Nailing down a chassis supplier was a major concern at that point. In his original presentation, Horvath said the fiberglass-and-aluminum En Route would be available in 28- to 30-foot lengths on a 22,000-pound GVWR chassis equipped with 250/280 hp Cummins or Navistar rear diesel engines.
While he received three chassis bids, only two were “close to the platform definition” he was looking for.
“We continue to work with the chassis manufacturers and are very close to having final specifications completed,” he noted in September. “I need this information in order to move forward. The chassis specifications are not yet confirmed and our chassis wish list may be slightly different based upon available designs and engines.”
Horvath hoped to have the chassis contract signed, with delivery to Yutong’s factory in Zhengzhou by October and, best case scenario, production beginning in November.
Horvath even offered some price ranges for the En Route.
“Our targeted dealer cost for a fully loaded coach — including equipment and features not usually found on this size and price point — delivered to the West Coast is under $140,000,” Horvath stated. “My estimated bill of material will need to be confirmed after prototyping, and final pricing will be set at that time. It is critical that retail pricing be held to under $200,000 for a fully loaded version.”
In his latest e-mail, Horvath concluded, “I personally want to thank all suppliers who have supported our effort and let them know we will still be in need of certain materials and equipment and that I will be contacting them between now and the time I see them at the Louisville Show. My position will remain the same as I shift my focus from U.S.A. designs to motorhomes we believe will better fit the new Chinese market. I look forward to introducing the RV lifestyle to the Chinese.”
William (Bill) E. Horvath
Project Manager of Motorhome Division
Yutong Bus Company Ltd.
Specialty Purpose Vehicle Group
Fenghuang Road #7
Domestic U.S. RV industry suppliers apparently have worked through any concerns they may have had over working with a new Chinese motorhome manufacturer, according to Bill Horvath, project manager for the motorhome division of Yutong Bus Co. Ltd., which plans to enter the U.S. market by next spring with the En Route Class A motorhome.
More than 50 vendors, including three chassis manufacturers, have submitted quotes, reports Horvath, who hosted a breakfast meeting in Elkhart, Ind., six weeks ago to help kick off the venture.
“I am very pleased by the vendor turnout, interest in our project and their support,” Horvath tells RVBUSINESS.com. “Elkhart County has the best suppliers for our industry and their interest and willingness to work with Yutong Bus is terrific.”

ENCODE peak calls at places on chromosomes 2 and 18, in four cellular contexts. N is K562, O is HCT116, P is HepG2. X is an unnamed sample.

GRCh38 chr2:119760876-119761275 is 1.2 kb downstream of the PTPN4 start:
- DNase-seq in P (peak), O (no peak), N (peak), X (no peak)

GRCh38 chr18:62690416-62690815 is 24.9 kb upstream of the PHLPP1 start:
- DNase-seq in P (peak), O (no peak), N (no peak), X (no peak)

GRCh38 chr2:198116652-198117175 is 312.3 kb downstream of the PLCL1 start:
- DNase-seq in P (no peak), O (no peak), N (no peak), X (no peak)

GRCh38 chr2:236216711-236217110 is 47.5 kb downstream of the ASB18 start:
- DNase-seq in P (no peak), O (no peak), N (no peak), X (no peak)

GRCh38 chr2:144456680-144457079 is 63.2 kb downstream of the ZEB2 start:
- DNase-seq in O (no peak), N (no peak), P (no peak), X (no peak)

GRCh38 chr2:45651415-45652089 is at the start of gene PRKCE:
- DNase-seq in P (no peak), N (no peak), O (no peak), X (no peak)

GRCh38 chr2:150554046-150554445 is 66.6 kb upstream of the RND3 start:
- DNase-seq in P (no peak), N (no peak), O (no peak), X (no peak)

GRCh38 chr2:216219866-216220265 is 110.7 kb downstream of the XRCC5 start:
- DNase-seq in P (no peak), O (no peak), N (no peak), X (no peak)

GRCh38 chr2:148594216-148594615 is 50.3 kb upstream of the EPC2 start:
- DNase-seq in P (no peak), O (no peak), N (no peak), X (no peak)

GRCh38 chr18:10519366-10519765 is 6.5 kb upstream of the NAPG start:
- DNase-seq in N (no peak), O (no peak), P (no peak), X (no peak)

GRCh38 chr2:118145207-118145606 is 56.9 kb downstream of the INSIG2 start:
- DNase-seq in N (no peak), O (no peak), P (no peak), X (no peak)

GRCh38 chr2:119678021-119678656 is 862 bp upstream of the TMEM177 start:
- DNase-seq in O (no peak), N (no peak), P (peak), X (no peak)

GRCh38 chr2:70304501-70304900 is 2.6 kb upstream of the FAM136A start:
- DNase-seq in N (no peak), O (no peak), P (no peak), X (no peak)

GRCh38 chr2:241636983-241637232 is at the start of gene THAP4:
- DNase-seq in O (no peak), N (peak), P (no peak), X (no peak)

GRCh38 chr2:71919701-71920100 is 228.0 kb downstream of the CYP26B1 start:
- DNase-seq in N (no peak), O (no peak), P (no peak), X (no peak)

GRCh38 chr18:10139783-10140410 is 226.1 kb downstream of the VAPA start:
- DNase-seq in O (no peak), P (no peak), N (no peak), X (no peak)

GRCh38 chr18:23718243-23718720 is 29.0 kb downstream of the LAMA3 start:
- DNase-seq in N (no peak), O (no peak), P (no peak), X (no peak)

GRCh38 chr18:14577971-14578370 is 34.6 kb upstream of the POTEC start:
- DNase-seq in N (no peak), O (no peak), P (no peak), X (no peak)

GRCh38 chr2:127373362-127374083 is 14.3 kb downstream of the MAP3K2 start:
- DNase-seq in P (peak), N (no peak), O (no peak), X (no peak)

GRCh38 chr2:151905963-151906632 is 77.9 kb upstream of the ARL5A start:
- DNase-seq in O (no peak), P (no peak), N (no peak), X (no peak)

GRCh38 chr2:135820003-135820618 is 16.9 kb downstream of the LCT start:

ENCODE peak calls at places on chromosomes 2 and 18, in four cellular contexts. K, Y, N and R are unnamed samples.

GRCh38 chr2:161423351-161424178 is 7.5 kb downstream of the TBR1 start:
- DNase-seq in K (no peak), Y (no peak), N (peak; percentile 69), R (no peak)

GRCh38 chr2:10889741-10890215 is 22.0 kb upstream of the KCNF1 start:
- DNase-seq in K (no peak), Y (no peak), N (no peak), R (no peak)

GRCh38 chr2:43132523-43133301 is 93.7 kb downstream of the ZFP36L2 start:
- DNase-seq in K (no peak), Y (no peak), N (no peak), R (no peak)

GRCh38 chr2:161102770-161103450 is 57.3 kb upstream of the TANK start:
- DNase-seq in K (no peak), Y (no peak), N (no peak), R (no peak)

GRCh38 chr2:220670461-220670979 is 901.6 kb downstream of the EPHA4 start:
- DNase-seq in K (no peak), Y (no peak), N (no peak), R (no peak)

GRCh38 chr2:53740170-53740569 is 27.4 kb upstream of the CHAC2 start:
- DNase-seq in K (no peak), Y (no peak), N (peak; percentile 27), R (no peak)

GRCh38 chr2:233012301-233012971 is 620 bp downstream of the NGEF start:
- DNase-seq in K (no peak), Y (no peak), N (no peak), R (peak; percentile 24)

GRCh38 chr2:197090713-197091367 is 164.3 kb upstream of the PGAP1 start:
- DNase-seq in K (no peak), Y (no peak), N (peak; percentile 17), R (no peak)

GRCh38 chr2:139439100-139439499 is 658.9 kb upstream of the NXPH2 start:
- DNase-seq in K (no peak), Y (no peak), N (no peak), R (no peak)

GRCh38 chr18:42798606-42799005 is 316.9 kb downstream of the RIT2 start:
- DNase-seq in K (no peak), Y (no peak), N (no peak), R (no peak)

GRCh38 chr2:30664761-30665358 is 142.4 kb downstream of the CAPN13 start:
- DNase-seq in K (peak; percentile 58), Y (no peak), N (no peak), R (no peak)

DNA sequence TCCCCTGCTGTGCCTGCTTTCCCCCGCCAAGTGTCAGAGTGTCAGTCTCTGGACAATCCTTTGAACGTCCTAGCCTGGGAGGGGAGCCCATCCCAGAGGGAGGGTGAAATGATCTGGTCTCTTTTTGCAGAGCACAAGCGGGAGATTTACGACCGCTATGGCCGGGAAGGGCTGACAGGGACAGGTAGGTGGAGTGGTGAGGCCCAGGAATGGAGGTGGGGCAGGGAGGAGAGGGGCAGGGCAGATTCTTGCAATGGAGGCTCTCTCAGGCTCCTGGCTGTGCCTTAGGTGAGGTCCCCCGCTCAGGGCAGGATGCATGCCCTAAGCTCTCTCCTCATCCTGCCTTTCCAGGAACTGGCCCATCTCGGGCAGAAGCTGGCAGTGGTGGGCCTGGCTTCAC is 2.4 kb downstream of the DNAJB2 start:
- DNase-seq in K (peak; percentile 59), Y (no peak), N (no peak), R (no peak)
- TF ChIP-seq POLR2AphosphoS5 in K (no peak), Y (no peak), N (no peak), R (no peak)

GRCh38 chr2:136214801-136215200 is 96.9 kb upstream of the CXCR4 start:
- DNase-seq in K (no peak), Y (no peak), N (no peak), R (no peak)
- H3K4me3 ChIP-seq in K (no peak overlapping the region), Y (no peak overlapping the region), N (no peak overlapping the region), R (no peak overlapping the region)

Horvath’s business plan calls for mostly U.S.-made components for the En Route, which will be assembled in China and then shipped back to the U.S., entering this country at Portland, Ore. The U.S. distribution site will be near Eugene, Ore.
Nailing down a chassis supplier is a major concern at this point. In his original presentation, Horvath said the fiberglass-and-aluminum En Route would be available in 28- to 30-foot lengths on a 22,000-pound GVWR chassis equipped with 250/280 hp Cummins or Navistar rear diesel engines.
While he received three chassis bids, only two are “close to the platform definition” he was looking for.
“We continue to work with the chassis manufacturers and are very close to having final specifications completed,” he noted. “I need this information in order to move forward. The chassis specifications are not yet confirmed and our chassis wish list may be slightly different based upon available designs and engines.”
Horvath hopes to have the chassis contract signed, with delivery to Yutong’s factory in Zhengzhou by October and, best case scenario, production beginning in November.
Horvath, meanwhile, is now able to provide some price targets for the En Route.
“Our targeted dealer cost for a fully loaded coach — including equipment and features not usually found on this size and price point — delivered to the West Coast is under $140,000,” Horvath informed RVBUSINESS.com in an e-mail. “My estimated bill of material will need to be confirmed after prototyping, and final pricing will be set at that time. It is critical that retail pricing be held to under $200,000 for a fully loaded version.
“At this point our specifications, equipment and features, and standards and option list have remained intact, except for possible chassis details,” he continued. “Until final chassis information is completed later this month, I will safely say we are 80% there with our wish list.”
Horvath is attending the Caravan Salon RV show, which runs through Sept. 5 in Dusseldorf, Germany.
“The Europeans are the best at creating and using every square inch (or centimeter if you will) of space,” wrote Horvath. “Their motorhomes are considerably smaller, but they have everything one needs to travel and camp in comfort. I believe their style of product is in the future for the U.S.A.”